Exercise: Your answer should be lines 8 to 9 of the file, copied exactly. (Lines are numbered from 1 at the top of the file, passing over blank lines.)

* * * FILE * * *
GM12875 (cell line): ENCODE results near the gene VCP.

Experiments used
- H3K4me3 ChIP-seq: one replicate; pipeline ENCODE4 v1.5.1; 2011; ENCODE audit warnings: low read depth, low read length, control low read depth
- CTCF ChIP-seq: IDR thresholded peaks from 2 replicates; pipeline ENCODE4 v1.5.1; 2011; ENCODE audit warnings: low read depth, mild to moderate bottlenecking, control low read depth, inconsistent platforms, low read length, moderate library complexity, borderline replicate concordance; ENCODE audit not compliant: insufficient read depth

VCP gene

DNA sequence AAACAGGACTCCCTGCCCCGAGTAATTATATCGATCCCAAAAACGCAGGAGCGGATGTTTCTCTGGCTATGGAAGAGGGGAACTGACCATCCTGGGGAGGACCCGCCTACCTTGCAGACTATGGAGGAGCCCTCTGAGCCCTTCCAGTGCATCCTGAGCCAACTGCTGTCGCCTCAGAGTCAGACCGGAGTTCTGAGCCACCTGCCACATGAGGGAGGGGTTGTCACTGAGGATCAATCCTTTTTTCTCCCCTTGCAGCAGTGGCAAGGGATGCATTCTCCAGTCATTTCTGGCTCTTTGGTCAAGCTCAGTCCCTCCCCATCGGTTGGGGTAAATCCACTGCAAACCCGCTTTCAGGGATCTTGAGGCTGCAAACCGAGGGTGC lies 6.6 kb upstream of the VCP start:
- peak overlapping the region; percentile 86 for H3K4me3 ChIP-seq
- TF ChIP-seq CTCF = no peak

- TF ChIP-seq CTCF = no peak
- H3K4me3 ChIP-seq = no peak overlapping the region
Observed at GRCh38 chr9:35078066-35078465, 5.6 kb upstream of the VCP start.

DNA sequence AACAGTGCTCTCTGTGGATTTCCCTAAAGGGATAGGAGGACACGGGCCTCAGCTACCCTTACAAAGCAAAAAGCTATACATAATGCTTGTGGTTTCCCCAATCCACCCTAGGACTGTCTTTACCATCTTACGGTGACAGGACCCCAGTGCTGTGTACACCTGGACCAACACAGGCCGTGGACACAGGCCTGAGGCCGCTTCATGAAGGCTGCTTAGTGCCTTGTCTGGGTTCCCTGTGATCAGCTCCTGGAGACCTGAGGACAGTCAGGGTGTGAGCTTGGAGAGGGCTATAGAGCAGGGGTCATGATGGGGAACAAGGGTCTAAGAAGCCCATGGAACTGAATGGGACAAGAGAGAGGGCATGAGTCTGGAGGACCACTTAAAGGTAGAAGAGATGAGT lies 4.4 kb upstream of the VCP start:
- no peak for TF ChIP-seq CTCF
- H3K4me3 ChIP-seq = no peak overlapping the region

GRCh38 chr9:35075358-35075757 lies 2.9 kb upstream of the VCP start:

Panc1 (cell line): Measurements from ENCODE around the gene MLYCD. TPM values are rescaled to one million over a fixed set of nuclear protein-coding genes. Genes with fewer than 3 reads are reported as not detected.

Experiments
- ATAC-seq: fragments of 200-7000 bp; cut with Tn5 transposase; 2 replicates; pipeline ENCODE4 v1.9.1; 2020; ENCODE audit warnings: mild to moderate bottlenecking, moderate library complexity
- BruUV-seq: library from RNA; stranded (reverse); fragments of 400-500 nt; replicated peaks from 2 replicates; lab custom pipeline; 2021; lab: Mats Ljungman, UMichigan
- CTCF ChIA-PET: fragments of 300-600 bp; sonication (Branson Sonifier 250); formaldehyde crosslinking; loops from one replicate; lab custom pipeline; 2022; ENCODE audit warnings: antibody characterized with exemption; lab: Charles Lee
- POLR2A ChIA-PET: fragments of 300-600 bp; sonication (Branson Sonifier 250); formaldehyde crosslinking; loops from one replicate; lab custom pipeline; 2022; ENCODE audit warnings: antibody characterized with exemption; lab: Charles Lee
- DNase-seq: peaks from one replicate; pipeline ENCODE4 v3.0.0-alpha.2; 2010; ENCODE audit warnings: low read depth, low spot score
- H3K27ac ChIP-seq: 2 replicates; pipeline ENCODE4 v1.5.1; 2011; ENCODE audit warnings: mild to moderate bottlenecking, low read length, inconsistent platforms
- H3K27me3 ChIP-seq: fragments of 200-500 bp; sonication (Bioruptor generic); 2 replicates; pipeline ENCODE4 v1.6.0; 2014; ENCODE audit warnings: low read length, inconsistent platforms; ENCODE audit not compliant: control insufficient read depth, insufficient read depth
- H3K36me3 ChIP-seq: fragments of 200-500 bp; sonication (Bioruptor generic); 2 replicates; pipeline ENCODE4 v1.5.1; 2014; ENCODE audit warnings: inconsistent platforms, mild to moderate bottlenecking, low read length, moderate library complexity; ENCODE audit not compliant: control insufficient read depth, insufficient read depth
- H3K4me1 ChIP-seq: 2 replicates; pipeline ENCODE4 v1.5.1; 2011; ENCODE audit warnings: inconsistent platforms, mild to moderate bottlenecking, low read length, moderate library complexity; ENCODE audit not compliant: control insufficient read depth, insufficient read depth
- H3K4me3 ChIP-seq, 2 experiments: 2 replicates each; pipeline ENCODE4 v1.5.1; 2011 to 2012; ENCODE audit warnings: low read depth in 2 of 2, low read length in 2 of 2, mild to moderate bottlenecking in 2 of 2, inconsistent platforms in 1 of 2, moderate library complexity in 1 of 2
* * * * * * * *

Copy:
- TF ChIP-seq CTCF = no peak

- TF ChIP-seq CTCF = no peak